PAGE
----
What tomatoes will you grow in 2018?


Ahh, I went and looked in my trash can folder and dug up an old email and I believe they are scam emails impersonating seedsnow. Please, no one click those links, they are not good. I’m just posting it here as an example but I thought the email was legitimate until closer inspection. Thankfully I haven’t been interested in seeds or it might have fooled me, because they advertised percentages off of seeds. (10% - 15%) This is just another reason to let people know never to click on anything in email, always type the address from scratch into your URL, or use bookmarks.

Email: support@seedsnow.customersure.com
Unsubscribe: http://www.seedsnow.co/unsubscribe.html?x=a62e&m=vz&s=qfBd&u=q&y=s&pt=unsubscribe

Email: support@seedsusa.shop
Unsubscribe: http://stats.thewishsendonline.com/wf/click?upn=LOTSOFFAKEJUNK

Curious if these are only targeting me or if others have got them as well. They are using the exact email address I signed up for seedsnow with. If these emails were custom made for me, I’ll give them credit, they put some work into this scam, it’s been going on for months now, with 2 emails coming in every week. I’ve been deleting them without really looking at them.


The first email you listed is legit. That’s the same email address that sent me my order confirmation email this spring. I don’t recognize the second email address.


Really, strange, I figured because it wasn’t seedsnow.com that it was a fraud. I wonder why they use so many domain names. Thanks for letting me know.


Many such businesses use 3rd party tracking and advertising, often with multiple URL’s. My rule of thumb is that any business that sends me more than one email a month is spam so I call that business and ask them to remove me from their mailing list. This does not work with spammers who are not legitimate businesses in the first place.

Please, back to discussing tomatoes. I had the best crop of tomatoes this year since 2015. Most of it can be attributed to a good electric fence that kept the deer out.


The year is mostly over, although I have a few more tomatoes that are left to come in. This was my first time trying some grafted tomatoes and I’ll definitely be doing it again.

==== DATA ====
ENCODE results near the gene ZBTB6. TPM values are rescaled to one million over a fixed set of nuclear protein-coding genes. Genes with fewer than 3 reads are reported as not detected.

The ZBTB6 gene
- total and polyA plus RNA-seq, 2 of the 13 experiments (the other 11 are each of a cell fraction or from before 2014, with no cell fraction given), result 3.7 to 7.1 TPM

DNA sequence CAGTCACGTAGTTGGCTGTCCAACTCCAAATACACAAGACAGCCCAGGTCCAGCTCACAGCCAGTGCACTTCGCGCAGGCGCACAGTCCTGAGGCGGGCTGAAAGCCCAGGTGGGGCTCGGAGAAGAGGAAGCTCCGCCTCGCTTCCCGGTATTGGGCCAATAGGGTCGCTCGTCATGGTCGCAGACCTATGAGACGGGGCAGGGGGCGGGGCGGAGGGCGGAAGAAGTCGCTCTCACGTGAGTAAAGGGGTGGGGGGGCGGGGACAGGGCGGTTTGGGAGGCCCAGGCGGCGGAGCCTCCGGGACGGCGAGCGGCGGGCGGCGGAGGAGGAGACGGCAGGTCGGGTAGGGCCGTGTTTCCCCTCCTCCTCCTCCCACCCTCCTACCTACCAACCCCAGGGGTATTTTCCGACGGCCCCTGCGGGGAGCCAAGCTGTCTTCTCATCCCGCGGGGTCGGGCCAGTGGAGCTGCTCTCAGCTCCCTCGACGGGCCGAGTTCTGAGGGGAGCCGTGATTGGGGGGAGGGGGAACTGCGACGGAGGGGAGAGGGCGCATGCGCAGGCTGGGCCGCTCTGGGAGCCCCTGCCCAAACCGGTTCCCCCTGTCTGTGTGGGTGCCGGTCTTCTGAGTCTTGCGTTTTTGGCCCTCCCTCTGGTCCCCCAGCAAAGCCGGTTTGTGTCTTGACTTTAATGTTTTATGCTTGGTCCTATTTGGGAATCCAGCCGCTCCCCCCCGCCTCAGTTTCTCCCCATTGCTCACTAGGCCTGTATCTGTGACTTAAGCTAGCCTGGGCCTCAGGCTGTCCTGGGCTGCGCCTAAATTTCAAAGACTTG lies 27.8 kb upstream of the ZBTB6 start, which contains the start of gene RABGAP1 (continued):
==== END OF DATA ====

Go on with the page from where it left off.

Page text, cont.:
It is a little hard to evaluate the tomatoes this year for a couple of reasons. The first is that we’ve had so much more rain than usual, so that has probably watered down the taste a bit and has also lead to a lot more cracking and I think lower fruit set as well. The second is most of my tomatoes are in a community garden and I’ve had an outrageous amount of theft this year. Someone has basically come through and picked anything starting to show the slightest color at least 4 times this year, resulting in me only getting a few fruit to sample from some of my plants. It is one thing if someone needs them for their family and steals one or 2, but they were literally taking 10-20 pounds of tomatoes each time. It is clearly someone who knows gardening and tomatoes since they take my heirlooms but leave the neighboring hybrids and Roma tomatoes alone.

I grow all my tomatoes as a single stem (Sometimes allowing an additional branch at around 6 feet), which also makes them more visible to people passing by. Growing this way means more plants so a better chance of some surviving in bad blight/fungus years, especially with the better airflow, but I may have to reconsider this if it means the tomatoes are too visible for people to leave alone.


Sungold (own root): Reliable and delicious little gems. The only hybrid I’m growing and I expect it will always make the grow list. Will grow in 2019.

Black Cherry (own root): The other cherry that I’ll probably always grow. A great counterpoint in size/color/taste to Sungold and for a heirloom it does pretty well against disease. Will grow in 2019.

Lucky Tiger (own root): This is a fun little tomato with occasionally delicious taste. They were better last year with less rain, plus it is sometimes hard to gauge ripeness since they are primarily a green striped tomato. They’re long, like a pointy little plum tomato, and a bit too big to be a cherry (they are 2 biters, at least to me). While I enjoy them and have kept some seed, I probably will use the space for something else and just grow the Sungold and Black Cherry for small tomatoes.

Chadwick Cherry (own root): A largish red cherry, that is full flavored and less sweet than most reds. I enjoyed these a lot last year, but this year the rain has left them a lot less flavorful and for some reason has really effected their productivity. They just didn’t set as much fruit as I’d expect a cherry to and these had in previous years. I don’t like the super sweet reds and this had been a nice compromise to still give me another color to with the yellow and black, but I think I’ll skip these for at least a year.